Theatre Year in Review

2013 was defined by change. Many theatres, large and small, found themselves in the midst of transition. The Omaha Community Playhouse is half-way through the  Carl Beck/Susie Baer Collins swan song as they prepare to finish their final season at the helm of the organization. On the heels of their departure wa the announcement of Hilary Adams as Carl Beck’s Successor. How the New York-based director will acclimate herself to the Omaha community remains to be seen, and several positions at the organization remain up in the air, but the pieces are in place for Adams to make an eventful and positive transition into the artistic leader of the country largest community theatre.

On the stage, the Playhouse brought some of the years most memorable moments, greatest of those being the gigantic undertaking of Les Miserables. Led by Broadway veteran Timothy Shew in the iconic role of Jean Valjean, the production featured huge set pieces, unqiue lighting and sound, and standout performances from numerous local cast members. Another mainstage hit from this past year was The Wizard of Oz. Susie Baer Collins brought audiences a show that was both nostalgic and fresh to patrons of many ages.

The Howard-Drew stage of the Playhouse was headlined by the over-the-top hilarious bloodiness of Evil Dead: The Musical and the world premiere of Ellen Struve’s Recommended Reading for Girls, two shows that showcase what a secondary stage should be utilized for (edgier, more mature productions and new works).

But this writer's favorite experience from the Playhouse’s past year belongs to a staged reading.

The 21 & Over Series’ production of Lauren Gunderson’s Exit, Pursued by a Bear gave viewers so many wonderful moments. The tale of a battered house wife finally seeking revenge on her husband with the help of her two friends was both laugh out loud hilarious and intriguingly poignant. The ensemble, under the direction of Steve Hartman, unleashed fantastic performances and created moments I still find myself giggling at today.

The BLUEBARN Theatre continued its reputation of bringing some of the best, most unique, and thought-provoking off-broadway theatre to the Omaha area while preparing for their huge change to a brand new performance space. Along the way, they treated us to the latest morbid work from Martin McDonagh with A Behanding in Spokane. One of the best ensemble shows all season was the joint work of Jerry Longe, Jill Andersen, Ablan Roblin, and Theresa Sindelar in the Tony-winner God of Carnage. I, myself, am still spinning from playing more characters than I can count in both The 39 Steps and Jacob Marley’s Christmas Carol.

SNAP Theatre continued its transition from a strictly LGBTQ performance space to one that focuses on diversity and acceptance of all groups. That change in philosophy brought about some the year’s most talked about shows. Clybourne Park, the tale of race relations in a Chicago neighborhood over the span of generations, had audiences thoroughly engaged, at once laughing, and at once pondering how far we’ve come as a country in regards to race. Next to Normal gave a big sound to the small space as a dedicated group of performers tackled the Pulitzer Winner about a family struggling with a mother’s mental illness. Follow that up with quality offerings in Other Desert Cities and the recently completed Tribes and it seems as though the theatre has started to find a new identity for itself.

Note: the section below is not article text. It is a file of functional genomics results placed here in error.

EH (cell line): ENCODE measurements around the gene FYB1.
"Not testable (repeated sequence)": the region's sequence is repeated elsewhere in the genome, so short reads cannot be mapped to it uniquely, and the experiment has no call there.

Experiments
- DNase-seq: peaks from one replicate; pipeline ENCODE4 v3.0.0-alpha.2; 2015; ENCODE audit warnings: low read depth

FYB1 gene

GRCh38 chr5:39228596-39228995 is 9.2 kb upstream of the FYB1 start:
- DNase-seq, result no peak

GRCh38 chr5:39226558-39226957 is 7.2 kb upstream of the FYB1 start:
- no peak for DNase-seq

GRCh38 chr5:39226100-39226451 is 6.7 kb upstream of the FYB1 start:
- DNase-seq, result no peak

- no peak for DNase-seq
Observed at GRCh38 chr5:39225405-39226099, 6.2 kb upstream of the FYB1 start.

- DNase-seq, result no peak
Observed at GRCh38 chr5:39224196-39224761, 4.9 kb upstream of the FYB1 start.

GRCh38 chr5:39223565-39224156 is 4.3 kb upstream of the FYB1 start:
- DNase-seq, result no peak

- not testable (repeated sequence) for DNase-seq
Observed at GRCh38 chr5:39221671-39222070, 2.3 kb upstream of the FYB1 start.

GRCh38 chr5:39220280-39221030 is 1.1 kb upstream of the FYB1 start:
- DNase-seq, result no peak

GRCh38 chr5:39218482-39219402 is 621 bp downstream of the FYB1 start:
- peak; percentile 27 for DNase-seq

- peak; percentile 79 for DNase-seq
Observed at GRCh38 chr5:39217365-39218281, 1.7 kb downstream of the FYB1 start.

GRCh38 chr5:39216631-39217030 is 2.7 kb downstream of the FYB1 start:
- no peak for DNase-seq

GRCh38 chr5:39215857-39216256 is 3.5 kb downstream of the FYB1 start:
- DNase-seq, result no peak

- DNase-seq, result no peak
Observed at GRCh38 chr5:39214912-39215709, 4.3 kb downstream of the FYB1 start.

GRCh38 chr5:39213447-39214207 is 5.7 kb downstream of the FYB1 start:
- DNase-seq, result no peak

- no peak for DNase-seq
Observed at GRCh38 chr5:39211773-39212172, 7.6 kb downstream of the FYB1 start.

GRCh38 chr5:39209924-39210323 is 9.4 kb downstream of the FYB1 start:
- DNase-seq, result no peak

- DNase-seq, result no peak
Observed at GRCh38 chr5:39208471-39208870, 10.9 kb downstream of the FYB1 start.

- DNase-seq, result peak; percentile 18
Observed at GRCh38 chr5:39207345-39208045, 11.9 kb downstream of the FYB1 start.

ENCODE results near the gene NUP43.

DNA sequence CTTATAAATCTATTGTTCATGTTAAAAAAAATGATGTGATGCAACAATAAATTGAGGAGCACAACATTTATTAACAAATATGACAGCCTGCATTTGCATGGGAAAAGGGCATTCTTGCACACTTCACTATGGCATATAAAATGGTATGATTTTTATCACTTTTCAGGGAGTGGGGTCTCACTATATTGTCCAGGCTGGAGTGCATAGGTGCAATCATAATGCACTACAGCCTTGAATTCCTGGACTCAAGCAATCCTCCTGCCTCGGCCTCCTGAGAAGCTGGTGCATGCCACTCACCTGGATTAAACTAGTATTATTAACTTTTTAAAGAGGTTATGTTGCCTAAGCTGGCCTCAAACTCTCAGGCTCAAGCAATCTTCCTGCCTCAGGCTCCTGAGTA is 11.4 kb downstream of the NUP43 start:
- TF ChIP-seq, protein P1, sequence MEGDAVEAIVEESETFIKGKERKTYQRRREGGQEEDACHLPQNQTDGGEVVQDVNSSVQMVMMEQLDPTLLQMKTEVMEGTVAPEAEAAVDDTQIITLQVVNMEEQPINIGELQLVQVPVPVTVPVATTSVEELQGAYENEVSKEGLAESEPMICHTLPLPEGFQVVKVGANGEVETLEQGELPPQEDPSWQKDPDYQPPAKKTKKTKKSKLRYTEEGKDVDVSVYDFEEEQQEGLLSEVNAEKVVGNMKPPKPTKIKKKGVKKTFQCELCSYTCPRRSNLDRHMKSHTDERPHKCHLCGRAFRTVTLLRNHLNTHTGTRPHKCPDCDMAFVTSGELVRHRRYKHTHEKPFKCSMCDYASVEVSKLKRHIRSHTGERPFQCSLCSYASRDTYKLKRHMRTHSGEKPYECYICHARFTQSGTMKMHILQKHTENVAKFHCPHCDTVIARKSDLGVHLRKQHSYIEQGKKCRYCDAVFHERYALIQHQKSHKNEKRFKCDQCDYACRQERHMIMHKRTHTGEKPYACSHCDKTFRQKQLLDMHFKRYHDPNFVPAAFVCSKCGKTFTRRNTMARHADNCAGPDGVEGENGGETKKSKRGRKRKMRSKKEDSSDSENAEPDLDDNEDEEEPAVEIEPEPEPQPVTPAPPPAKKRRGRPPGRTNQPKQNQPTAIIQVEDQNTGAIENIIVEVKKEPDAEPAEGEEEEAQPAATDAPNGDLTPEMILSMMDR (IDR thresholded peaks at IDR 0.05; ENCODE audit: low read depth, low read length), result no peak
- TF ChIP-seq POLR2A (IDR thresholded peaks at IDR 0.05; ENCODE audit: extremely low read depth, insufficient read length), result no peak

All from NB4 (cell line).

Brigit Saint Brigit found itself once again balancing multiple performance spaces while still bringing classic works new life to area audiences. Long Day’s Journey into Night and The Heiress exhibited to the Omaha area that there is still a place for the great works of drama. Additionally, BSB offered more than just traditional theatre. The monthly Git Lit! Literary Series at The Bookworm was a great way for people to experience books both old and new and the company also brought back it educational outreach program.

Shelterbelt Theatre experienced a change of its own as Beth Thompson took over as Artistic Director for Ellen Struve. That didn’t stop the company from continuing its mission of original works from local playwrights. The theatre celebrated its 20th anniversary with the remounting of Scott Working’s V of Geese, performed by an all-UNO cast and director just like 2 decades ago. Add on the Instant Theatre Boot Camp and the yearly tradition Shelterskelter XVIII and SNAP’s sister theatre continues to cultivate local theatre by performing new works and utilizing newcomers on the stage.

Many other spaces had eventful years. Creighton showcased top-notch musical talent in Dames at Sea. UNO showcased perhaps the surprise of the season with the outstanding Female Transport. The Chanticleer’s production of A Little Night Music was also not to be missed. To be sure, 2013 was a year that won’t soon be forgotten in the theatre community. 

posted at 11:05 pm
on Thursday, December 19th, 2013

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